(Invited) Thin Robust Anion Exchange Membranes for Fuel Cell Applications

Wednesday, 8 October 2014: 14:00
Sunrise, 2nd Floor, Star Ballroom 8 (Moon Palace Resort)
H. N. Sarode, M. A. Vandiver, Y. Liu, A. Maes, T. P. Pandey (Colorado School of Mines), S. P. Ertem, T. Tsai (University of Massachusetts Amherst), B. Zhang (Department of Chemical & Biomolecular Engineering, University of Delaware), D. Herbst, G. Linberg, Y. L. S. Tse (University of Chicago), S. Seifert (Argonne National Laboratory), V. Di Noto (University of Padova), E. B. Coughlin (University of Massachusetts, Amherst), Y. Yan (Department of Chemical & Biomolecular Engineering, University of Delaware), G. Voth, T. Witten (University of Chicago), D. M. Knauss, M. W. Liberatore, and A. M. Herring (Colorado School of Mines)
Advanced anion exchange membranes have the potential to enable new electrochemical devices based on base catalysis such as fuel cells or electrolyzers. However, little is known about transport in these newer materials. Alkaline fuel cells (AFCs) have been widely investigated since the 1960s. The advantage of alkaline electrolytes (e.g., KOH solution) is that non precious metal catalysts can be deployed that can also offer fuel flexibility. However, liquid alkaline electrolytes have  disadvantages such as electrolyte leakage, component corrosion, reaction with CO2 to form insoluble carbonates that can block the electrodes, which must be scrubbed out necessitating the use of pumps and dramatically lowering system power density. There is currently great interest in using anion exchange membranes (AEMs) in electrochemical devices, as carbonate is mobile, the elimination of the liquid electrolyte increases system simplicity, and dramatically higher power densities can be achieved.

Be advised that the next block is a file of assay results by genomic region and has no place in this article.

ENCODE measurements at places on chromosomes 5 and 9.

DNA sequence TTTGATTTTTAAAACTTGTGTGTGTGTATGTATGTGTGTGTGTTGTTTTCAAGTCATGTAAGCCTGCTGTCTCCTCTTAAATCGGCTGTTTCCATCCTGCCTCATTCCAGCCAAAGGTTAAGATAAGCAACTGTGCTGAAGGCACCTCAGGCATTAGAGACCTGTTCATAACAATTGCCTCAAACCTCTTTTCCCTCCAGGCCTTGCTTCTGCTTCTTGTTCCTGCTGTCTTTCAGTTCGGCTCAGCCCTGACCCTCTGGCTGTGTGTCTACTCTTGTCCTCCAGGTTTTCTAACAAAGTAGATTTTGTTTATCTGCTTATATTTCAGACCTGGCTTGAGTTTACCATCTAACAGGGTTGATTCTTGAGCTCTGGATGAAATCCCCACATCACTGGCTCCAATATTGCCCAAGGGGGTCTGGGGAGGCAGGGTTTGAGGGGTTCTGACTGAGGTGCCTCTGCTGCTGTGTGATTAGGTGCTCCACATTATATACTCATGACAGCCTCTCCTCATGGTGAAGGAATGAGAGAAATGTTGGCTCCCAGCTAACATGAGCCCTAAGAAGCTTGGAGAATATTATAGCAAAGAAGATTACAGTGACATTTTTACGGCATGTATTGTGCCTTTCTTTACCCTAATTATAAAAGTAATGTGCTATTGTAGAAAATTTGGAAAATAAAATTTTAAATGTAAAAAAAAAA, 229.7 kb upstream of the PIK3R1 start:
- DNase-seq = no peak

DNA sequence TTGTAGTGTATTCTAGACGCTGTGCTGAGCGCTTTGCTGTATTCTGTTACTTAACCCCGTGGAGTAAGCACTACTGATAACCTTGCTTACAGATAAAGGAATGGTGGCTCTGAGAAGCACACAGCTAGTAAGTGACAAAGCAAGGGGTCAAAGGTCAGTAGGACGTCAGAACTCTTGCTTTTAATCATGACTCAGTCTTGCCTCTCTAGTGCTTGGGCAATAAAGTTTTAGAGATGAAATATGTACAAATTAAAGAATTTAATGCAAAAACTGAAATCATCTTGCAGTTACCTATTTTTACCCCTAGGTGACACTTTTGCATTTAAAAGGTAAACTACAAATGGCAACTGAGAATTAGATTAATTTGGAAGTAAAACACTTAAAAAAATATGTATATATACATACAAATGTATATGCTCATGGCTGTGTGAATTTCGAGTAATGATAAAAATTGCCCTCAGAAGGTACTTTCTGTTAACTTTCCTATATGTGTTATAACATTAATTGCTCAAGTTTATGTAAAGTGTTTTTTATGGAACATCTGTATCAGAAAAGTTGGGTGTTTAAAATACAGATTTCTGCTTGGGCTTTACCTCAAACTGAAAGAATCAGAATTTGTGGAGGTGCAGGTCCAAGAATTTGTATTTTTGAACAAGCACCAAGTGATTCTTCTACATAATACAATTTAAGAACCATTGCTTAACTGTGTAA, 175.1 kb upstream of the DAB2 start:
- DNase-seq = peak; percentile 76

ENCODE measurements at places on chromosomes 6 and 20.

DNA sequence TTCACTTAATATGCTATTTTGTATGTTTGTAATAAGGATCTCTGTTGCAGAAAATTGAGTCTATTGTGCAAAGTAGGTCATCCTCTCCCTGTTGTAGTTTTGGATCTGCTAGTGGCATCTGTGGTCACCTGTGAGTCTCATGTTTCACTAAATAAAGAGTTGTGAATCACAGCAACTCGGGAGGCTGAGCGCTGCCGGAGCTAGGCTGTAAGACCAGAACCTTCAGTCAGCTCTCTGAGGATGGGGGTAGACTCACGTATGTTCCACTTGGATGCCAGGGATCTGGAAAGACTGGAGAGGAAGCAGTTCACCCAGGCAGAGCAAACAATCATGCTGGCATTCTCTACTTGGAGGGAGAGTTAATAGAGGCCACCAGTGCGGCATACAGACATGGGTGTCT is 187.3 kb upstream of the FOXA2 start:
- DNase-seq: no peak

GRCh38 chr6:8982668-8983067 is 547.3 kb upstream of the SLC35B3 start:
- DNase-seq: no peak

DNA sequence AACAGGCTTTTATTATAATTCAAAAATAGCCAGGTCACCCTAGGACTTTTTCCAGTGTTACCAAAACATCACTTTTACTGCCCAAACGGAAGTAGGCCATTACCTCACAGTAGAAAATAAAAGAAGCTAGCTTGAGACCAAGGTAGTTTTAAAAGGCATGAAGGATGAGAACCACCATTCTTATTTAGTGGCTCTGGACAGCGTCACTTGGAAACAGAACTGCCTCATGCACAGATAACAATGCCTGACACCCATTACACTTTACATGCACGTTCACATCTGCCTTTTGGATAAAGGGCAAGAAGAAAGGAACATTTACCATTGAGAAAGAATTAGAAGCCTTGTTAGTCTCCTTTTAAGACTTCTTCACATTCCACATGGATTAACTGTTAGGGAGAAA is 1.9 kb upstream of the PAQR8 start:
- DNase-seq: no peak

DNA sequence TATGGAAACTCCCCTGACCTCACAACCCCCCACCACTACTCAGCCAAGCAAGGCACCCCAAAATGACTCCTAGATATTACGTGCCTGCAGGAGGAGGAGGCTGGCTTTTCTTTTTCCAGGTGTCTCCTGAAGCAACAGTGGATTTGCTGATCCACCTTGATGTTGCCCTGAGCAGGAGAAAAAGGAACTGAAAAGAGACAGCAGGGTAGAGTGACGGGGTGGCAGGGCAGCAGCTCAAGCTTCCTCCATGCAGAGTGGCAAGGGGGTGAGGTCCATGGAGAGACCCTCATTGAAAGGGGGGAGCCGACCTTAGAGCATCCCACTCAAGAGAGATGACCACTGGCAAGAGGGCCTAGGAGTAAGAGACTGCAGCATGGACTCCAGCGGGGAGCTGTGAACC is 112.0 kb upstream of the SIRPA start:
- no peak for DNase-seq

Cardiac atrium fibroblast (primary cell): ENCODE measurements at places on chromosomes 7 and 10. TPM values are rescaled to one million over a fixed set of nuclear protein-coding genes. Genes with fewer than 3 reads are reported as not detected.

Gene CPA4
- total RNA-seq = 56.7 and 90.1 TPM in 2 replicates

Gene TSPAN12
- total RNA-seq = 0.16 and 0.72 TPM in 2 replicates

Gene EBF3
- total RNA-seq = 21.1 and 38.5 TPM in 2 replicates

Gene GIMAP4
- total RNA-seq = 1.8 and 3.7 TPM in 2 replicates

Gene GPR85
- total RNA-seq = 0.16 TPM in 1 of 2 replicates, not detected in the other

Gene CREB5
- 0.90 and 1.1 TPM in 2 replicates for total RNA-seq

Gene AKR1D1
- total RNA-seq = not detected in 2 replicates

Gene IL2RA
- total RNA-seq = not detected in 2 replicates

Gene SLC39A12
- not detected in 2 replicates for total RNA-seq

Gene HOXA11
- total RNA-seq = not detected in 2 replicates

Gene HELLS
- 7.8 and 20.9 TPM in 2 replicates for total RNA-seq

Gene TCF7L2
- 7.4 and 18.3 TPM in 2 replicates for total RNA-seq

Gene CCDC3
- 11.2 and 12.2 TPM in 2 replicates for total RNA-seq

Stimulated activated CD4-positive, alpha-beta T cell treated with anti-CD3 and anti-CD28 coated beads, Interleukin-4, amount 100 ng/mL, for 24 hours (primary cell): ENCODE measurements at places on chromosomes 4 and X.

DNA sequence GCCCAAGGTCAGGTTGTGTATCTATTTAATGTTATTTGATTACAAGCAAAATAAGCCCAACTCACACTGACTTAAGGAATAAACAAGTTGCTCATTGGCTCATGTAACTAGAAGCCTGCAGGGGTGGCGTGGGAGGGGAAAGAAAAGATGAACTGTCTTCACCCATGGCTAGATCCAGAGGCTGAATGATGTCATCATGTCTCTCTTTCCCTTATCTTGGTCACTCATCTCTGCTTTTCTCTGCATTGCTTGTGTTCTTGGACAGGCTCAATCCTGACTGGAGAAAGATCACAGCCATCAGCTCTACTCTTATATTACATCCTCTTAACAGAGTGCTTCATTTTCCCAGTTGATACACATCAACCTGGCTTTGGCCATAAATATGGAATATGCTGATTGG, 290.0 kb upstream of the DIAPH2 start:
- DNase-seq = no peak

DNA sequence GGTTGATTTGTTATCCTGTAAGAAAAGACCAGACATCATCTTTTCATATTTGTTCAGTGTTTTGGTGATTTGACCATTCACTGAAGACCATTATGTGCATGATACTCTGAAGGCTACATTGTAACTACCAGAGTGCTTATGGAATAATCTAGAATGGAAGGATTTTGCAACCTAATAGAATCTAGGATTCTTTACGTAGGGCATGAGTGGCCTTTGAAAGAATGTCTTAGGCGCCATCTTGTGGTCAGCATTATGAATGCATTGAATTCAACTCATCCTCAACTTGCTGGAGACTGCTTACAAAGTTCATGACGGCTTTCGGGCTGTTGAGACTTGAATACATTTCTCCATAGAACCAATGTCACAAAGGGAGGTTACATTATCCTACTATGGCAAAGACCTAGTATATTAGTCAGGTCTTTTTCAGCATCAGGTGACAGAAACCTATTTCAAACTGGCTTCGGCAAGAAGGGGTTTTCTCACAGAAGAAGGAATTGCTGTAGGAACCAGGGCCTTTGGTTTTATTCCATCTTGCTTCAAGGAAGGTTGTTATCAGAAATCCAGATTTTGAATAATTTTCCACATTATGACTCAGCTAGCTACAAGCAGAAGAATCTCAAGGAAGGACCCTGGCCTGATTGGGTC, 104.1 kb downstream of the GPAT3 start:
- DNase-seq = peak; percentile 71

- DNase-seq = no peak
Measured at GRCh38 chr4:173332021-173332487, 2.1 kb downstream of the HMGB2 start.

Two limitations of AEMs must be overcome to enable practical applications: their inherent low conductivity (compared to proton exchange membranes) and the chemical stability of the organic cations that are susceptible to nucleophile attack by hydroxide in the operating device.  A large number of new chemistries have been proposed to overcome the two issues of needing high ionic conductivity and chemical stability. However, in order to design next generation AEMs we must correlate the cation chemistry with the other membrane properties: transport, morphology, water absorption, etc. in order to better understand AEM performance.  Simple quaternium ammonium cations have been studied extensively as they provide good model systems and in certain membranes have been shown to have adequate stability, but they do not provide a route to the thousands of hours of transient operation required in a real device.  Various 2nd generation cations have been proposed for enhanced chemical stability including phosphonium, pydridinium, sulfonium, imidazolium, guanidinium, and complex metal cation (bis-terpyridine Ru). Of particular interest are the imidazolium functionalized AEMs, which provide the following potential benefits: 1. Conjugated structures generated from five heterocyclic ring help to delocalize positive charges, thus preventing nucleophilic attack by OH- groups through Hofmann or SN2 elimination. 2. Imidazolium functionalized membranes may more favorably generate phase-separated morphologies. 3. The imidazolium caion is thermally more stable than the ammonium cation.  Other approaches include large phosphonium cations and perethyl cobaltocenium cations.  All of these large stable cations will perturb the morphology and transport properties of the material.  In this talk we will discuss the implicationsof the usr of large cations for fuel cell reday membranes.